475 patients responded to a mail survey, representing a response rate of 75%. The patients can be regarded as a consecutive case series with an average follow-up of 6 months. Following an average of 7.8 acupuncture sessions, 88% felt that acupuncture had been of benefit, with 83% of those with disturbed sleep reporting improvement. The average duration of those with head and neck pain was 6.8 years.

Survey 3.

1146 responded to a mail survey administered on average 12 months plus from their last acupuncture treatment. Around 55% of the surveys were returned. The majority had conditions of chronic pain. 87% felt acupuncture had been of benefit, with the overall effective rate for decrease in severity and frequency of pain varying according to the condition treated.

From the returned surveys the strongly gained impression is that acupuncture seems to have helped the majority of patients that have responded to the surveys.

The first question to ask is: Is there a bias in the results brought about by those who have gained a positive result being more likely to respond to a retrospective survey? Comparison of survey 1(100% follow-up) with the other 3 surveys seems to mitigate against this. Addressing the general question, was acupuncture of benefit to you? There seems to be no real difference between any of the groups surveyed. (Survey 1 = Yes 84%, Survey 2 = Yes 88%, Survey 3 = 87%, Survey 4 = Yes 85%). Additionally, 50 failures to treatment from survey 3 were re-surveyed after 5 years with a return rate of 50%, apparently the same rate of return that survey 3 had, suggesting that response to survey is independent of treatment outcome.

The second important question that must be asked: Is it valid to ask the patient's opinion?

Undoubtedly at the present time when we try to analyse a patient's response to pain therapy we eventually come to the patient's opinion. Tools such as VAS, McGill Questionnaire etc all depend on the patient's opinion and understanding. My view is if a patient says he has not been helped then the treatment has failed. If the patient claims to have been helped he probably has benefited, especially if sleep, and range movement has increased and medication decreased.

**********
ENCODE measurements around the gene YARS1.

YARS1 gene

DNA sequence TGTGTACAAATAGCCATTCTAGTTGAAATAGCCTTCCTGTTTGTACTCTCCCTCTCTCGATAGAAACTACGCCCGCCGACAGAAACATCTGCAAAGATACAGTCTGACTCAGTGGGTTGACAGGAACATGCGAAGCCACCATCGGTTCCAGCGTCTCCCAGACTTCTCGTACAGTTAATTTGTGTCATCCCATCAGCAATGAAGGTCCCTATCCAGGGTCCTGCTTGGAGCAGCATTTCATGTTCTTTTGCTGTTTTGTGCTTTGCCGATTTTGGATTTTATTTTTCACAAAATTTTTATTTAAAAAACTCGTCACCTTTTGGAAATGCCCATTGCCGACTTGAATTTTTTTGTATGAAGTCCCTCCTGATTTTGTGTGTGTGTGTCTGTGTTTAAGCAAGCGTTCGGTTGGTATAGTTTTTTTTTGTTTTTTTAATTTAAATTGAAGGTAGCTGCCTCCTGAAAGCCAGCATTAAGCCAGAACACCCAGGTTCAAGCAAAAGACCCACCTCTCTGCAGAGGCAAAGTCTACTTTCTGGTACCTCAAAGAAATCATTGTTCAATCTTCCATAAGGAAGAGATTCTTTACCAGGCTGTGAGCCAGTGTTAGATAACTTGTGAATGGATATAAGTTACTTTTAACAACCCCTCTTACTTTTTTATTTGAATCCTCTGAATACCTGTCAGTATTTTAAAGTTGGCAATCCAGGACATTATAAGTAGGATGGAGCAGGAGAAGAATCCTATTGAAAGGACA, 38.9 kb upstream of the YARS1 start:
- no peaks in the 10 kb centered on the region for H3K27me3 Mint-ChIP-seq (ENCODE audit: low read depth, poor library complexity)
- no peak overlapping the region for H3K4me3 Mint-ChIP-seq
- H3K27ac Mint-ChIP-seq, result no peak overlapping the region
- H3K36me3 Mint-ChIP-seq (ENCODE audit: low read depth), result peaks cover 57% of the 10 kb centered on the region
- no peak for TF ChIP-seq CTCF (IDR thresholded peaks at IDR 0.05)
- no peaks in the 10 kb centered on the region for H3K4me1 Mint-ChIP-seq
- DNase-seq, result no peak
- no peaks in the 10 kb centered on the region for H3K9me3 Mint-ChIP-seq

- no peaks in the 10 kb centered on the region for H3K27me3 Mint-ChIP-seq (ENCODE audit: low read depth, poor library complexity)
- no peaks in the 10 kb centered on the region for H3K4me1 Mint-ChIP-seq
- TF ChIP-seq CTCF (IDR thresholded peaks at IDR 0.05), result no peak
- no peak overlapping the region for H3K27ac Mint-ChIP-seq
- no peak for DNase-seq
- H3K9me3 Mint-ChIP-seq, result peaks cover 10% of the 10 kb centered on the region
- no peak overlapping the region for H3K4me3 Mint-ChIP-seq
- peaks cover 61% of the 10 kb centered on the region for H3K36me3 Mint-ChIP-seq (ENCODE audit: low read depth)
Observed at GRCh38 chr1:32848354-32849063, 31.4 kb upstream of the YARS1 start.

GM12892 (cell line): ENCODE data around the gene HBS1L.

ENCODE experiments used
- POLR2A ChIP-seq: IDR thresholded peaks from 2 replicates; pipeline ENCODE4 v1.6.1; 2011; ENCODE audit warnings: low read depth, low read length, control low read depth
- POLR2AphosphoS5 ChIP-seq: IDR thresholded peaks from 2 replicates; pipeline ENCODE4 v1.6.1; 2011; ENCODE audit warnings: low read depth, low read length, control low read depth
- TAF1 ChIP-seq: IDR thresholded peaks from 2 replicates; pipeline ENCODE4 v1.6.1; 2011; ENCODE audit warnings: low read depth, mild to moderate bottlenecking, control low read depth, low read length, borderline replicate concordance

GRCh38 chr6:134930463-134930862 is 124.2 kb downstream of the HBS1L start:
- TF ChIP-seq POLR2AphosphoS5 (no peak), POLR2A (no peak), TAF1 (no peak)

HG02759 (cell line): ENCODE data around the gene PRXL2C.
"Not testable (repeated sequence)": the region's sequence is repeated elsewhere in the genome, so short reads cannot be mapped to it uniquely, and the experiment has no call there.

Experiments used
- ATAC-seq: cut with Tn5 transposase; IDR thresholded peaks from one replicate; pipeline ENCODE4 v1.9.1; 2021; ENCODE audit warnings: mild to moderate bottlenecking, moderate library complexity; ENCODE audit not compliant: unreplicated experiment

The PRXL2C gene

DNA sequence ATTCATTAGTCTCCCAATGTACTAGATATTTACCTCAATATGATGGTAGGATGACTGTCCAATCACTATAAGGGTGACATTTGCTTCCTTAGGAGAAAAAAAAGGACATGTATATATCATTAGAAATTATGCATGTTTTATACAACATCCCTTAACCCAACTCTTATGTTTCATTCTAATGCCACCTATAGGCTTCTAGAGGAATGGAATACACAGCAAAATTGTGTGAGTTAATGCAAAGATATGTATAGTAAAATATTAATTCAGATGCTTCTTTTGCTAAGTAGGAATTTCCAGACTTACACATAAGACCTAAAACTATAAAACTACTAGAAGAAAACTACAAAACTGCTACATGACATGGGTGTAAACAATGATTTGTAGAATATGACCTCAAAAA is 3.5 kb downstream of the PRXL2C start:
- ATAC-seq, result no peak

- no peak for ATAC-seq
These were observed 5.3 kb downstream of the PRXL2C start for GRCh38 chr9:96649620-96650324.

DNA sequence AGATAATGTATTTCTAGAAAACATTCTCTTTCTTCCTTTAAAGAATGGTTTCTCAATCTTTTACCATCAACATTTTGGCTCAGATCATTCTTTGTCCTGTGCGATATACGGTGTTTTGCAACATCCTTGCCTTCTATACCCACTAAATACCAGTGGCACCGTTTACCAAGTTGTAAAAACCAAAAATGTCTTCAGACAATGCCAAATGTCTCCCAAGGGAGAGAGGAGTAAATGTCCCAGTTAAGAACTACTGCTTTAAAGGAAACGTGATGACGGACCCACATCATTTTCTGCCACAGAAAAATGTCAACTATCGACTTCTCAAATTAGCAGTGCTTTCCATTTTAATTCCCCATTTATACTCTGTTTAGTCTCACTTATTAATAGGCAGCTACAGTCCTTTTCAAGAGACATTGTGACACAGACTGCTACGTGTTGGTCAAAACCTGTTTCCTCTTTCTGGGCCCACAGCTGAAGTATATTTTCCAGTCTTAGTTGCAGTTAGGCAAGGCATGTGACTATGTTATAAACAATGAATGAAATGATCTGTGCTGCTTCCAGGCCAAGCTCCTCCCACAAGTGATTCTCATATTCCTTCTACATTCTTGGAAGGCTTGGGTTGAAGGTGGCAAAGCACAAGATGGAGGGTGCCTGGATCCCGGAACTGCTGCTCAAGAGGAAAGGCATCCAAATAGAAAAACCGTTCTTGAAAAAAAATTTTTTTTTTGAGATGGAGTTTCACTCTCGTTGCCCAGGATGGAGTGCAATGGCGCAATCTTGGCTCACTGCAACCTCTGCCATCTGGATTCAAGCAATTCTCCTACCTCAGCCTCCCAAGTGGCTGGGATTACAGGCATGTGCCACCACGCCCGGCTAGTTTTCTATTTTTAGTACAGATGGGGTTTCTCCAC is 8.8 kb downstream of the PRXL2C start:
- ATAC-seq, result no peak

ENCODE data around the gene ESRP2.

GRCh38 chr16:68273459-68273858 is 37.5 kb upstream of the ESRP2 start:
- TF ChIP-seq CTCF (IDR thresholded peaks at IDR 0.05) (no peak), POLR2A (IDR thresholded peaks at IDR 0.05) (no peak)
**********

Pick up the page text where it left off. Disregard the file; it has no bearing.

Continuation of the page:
Several questions concerning placebo need to be answered before using the lack of a placebo control group as a criticism. These are:

  1. How robust is the longevity of the placebo response for an afferent stimulation technique?
  2. What is the response rate to a placebo acupuncture treatment?
  3. Is there a valid placebo acupuncture technique?
  4. And for the fee-for-service practitioner, would it be ethical?
  5. And has the "Placebo Controlled Trial" been used to disenfranchise/invalidate the clinicians opinion?

(I would argue that the results probably do reflect a valid response in that the effective rate is much higher than the usual placebo response rate of around 35% and that the placebo component of these response rates would be washed out, especially in the three last surveys with their follow-up times of 6 months, 1 year and 3-4 years.)

Apart from the conditions of chronic pain, patients with complaints such as anxiety and vertigo seem to have done well. Interestingly, in each of the two larger surveys anxiety was a very commonly treated condition.